View Full Version : Which way to better rig a wing
04-15-2008, 09:14 AM
I am currently looking at how people rig birds and I keep seeing two different approaches:
The right one is constructed like the actual bird physiology, the skin between the shoulder and the wrist would stretch. But I often see it done like in the left picture too.
- Has anyone experience with one or both (or a different) methods and can comment on the pros/cons, especially in respect to being able to fold and flap the wings and with the same rig.
04-15-2008, 10:56 AM
There are lots of ways to rig a wing. Every person has a different perspective for rigging characters, especially if it is something interesting like a bird's wing...Basically you donot have to be always anatomically correct. A simple rig with better flexibility is ideal. Also, the skeletal setup depends on the types of controls that are going to be needed as far as the animaton is concerned. So, I would suggest to do experimental rig of different varieties and see how the rig works...
04-15-2008, 07:15 PM
It is always good to use anatomical images for reference, but remember the most important thing is useability and end result. example: cartoons are based off of humans, so they use human reference and modify that to achieve the look and feel of a cartoon character(pixar films such as Incredibles, Monster's Inc).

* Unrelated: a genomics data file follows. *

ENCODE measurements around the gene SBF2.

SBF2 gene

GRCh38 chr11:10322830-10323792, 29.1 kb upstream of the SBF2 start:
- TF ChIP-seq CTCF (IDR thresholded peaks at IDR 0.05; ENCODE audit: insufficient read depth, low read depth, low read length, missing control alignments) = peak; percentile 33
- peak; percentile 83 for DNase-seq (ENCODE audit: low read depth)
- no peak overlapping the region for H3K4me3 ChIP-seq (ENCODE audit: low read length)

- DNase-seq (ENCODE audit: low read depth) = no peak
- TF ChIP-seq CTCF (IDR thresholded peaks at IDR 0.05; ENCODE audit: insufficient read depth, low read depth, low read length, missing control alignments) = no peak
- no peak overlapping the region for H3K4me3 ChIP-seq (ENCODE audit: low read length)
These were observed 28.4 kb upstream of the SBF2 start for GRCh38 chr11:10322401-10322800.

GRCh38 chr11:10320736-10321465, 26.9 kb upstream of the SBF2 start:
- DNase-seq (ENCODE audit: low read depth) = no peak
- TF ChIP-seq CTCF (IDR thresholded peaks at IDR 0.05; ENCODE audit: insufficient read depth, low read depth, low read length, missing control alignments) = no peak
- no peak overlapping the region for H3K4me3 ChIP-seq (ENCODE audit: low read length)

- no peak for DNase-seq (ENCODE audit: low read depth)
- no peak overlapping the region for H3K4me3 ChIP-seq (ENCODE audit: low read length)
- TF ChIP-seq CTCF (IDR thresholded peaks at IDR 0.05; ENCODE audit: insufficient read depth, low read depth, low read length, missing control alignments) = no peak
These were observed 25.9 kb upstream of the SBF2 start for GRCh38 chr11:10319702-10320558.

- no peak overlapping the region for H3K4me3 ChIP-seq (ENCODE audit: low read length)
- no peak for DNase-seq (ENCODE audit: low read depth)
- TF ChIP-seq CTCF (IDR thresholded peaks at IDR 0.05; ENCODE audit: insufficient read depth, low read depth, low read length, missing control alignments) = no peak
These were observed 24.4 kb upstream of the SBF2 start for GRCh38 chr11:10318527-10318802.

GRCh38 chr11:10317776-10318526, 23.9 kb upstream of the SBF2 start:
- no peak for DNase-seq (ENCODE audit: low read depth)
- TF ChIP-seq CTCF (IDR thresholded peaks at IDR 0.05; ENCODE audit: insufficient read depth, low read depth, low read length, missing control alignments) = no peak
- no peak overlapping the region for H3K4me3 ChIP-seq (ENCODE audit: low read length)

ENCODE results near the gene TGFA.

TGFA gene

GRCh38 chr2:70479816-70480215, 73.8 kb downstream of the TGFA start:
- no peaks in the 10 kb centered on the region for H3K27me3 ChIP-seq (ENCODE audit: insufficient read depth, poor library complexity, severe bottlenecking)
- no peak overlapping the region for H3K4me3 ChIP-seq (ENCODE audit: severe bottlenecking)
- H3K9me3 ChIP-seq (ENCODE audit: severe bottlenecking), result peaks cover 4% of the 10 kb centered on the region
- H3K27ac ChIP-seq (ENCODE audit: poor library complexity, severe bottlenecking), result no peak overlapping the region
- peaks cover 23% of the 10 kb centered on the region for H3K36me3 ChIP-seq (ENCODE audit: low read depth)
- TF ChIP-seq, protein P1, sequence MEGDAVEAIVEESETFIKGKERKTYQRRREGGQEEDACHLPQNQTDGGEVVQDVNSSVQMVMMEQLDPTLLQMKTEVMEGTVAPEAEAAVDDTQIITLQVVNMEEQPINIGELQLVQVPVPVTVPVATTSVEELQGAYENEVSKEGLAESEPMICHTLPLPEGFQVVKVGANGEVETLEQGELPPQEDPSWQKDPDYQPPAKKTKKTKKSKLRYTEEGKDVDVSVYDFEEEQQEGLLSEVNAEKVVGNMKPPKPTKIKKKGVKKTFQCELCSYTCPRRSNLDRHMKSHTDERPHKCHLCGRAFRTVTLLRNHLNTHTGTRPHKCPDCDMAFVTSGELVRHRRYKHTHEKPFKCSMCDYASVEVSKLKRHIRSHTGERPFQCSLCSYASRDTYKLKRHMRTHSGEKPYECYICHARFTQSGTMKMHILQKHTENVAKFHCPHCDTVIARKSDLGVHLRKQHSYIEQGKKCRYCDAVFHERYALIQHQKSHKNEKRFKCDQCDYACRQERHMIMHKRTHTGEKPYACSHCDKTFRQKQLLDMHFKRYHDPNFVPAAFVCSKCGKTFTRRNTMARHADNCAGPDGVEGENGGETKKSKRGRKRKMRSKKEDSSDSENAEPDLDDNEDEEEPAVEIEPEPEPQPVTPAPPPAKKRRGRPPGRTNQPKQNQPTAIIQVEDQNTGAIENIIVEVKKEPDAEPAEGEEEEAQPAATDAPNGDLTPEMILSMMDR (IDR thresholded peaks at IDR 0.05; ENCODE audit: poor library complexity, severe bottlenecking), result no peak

To better help you, do you have sketches of poses that it needs to achieve?
04-16-2008, 12:56 AM
I wouldn't go for the left one in any case, simply because without the real life setup, the wings wouldn't be able to retract at all, which you would either if the wings have to retract entirely in a rest position, or if you want to make a convincing fly animation.
04-16-2008, 10:08 AM
Thanks for the input,
I donīt have specific sketches but the bird is has to rise and spread itīs wings in a majestic pose... I think that there is no way to get that to look good with the simpler setup, though I am sure it would work for small birds. I found some information on Tyson Ibele`s website (http://www.tysonibele.com/Main/main.htm), he used a pretty simple rig and for his animation and I think it worked great. The bird even folds his wings with this setup and because of the size and type of bird and the speed of movement it looks right. But for a bigger type of bird I think it would fall apart.
Currently I am doing it like this: The arm skeleton drives a curve which is lofted to a second curve at the back of the wing. This creates a NURBS surface that has the feathers riveted to it (with follicles). The feathers are orient constrained to a couple of guide feathers, for added control when the wing folds.
04-16-2008, 10:08 AM
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